The boat

Klepper Aerius-I assembly procedure

This is how I assemble the Klepper Aerius I:
The procedure is not too difficult if you remember that the general order is from the end to the middle and from the bottom upwards. The only aids I use are a foampad to kneel on, and a small pump, but I can do without either.
Some people sort all parts before starting assembly, I myself don't bother and just grab the parts from the piles that come out of the bags.
  1. outside the hull the two frame halves are assembled with everything on them that is outward of the hinges
  2. insert the frame halves into the skin, join them and tension the hull
  3. mount the remaining crossribs, chinerods and the coaming
  4. inflate the sponson
  5. finish off by mounting the seats, rudder, spraydeck and whatever else you want
In detail
That's about it. This will normally take me about 15 minutes, or 20 if I take it easy or when lecturing bystanders. Normally I also drop in my homemade footrest (a slotted plastic drainpipe that slides inside over crossrib 2), mount my spraydeck, towrope and a few other minor items.

Disassembly and packing

In principle disassembly is the reverse order of assembly, only even faster. Normally I take my time though, so the boat can dry a little before I pack the bags. I usually leave the boat in it's bags when storing it at home, even when a little damp when packing does not seem to harm the hull. After all the bags are made of canvas and will allow watervapour to pass through. When there's no opportunity to let the boat dry a little before packing I will unpack it at home and lay it out to dry.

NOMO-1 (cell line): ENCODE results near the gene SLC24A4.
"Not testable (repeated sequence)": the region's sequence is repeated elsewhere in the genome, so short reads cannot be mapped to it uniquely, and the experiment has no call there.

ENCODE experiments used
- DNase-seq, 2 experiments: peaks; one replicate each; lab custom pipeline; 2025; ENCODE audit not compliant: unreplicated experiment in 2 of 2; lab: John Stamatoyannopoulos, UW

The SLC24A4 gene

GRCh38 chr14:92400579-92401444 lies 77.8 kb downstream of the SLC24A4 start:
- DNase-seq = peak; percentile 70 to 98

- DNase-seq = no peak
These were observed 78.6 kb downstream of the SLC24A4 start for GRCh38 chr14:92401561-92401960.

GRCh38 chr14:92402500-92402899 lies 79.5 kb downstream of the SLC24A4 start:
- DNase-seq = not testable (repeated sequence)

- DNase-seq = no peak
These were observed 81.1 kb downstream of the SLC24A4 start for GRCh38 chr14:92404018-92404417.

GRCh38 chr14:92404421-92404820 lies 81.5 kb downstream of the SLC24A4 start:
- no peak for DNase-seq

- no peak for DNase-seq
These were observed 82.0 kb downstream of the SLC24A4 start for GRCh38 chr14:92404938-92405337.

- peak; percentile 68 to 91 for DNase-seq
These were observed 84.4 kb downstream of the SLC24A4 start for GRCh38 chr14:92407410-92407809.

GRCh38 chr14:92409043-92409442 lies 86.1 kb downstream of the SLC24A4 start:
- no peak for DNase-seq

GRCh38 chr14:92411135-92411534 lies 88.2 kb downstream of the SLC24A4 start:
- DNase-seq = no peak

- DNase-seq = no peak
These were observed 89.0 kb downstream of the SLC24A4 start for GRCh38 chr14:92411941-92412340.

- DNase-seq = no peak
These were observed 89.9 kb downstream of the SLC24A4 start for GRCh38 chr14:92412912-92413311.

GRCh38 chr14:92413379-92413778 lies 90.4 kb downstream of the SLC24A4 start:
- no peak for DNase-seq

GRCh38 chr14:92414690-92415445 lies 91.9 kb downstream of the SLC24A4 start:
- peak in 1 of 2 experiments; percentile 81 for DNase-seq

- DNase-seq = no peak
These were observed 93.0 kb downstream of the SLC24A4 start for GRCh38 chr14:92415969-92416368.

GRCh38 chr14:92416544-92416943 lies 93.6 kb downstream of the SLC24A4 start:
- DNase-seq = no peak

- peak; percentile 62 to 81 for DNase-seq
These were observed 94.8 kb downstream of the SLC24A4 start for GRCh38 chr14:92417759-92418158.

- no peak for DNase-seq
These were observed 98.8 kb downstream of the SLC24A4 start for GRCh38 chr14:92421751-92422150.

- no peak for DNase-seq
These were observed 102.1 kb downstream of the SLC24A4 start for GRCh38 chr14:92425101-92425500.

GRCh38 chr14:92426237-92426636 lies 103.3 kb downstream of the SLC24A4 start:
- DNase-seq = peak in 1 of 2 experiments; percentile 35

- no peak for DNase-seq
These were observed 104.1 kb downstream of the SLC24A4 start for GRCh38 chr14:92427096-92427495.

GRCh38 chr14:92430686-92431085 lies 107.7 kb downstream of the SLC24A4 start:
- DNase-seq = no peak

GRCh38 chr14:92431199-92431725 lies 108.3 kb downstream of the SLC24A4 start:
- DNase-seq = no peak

I've made an animation of the disassembly sequence, it consist of 20 photos taken at 30 second intervals. It's about 1 Megabyte in size, to see it, click here, it will open in a new window.

To minimize risk of damage you can do the following:


Click to see more details
The twoseater frame assembled first time in the hall of my appartment.
I have assisted and watched twoseaters being assembled, and in spring 2003 I was given an old twoseater frame without a skin. The boat itself is from 1955 and has been paddled until the skin leaked beyond repair in about 1990. My first assembly of this frame went surprisingly well, and I initially intended to repair what's necessary and get a new skin for it. After some expert advice I found out that I would need to replace and repair a lot more than I thought, and that all this might end up to be more expensive that a younger and better second hand boat. I've passed it on to the next owner, who intends to make a bookcase out of it for his collection of paddlebooks.
About one year later, I've acquired a reasonably young Aerius Quattro, which I managed to assemble first time in about 20 minutes. Some of this time was due to the fact that the previous owner had packed all frame parts in separate protective bags and sleeves.

The main differences in assembling a twoseater are:

Because the boat parts are bent more gently than in a singleseater they go together more easily, and I guess it will take about the same time to assemble either boat. The only disadvantage you might have is that a twoseater requires a rudder more often, which takes some extra assembly time.

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last change: August 10, 2004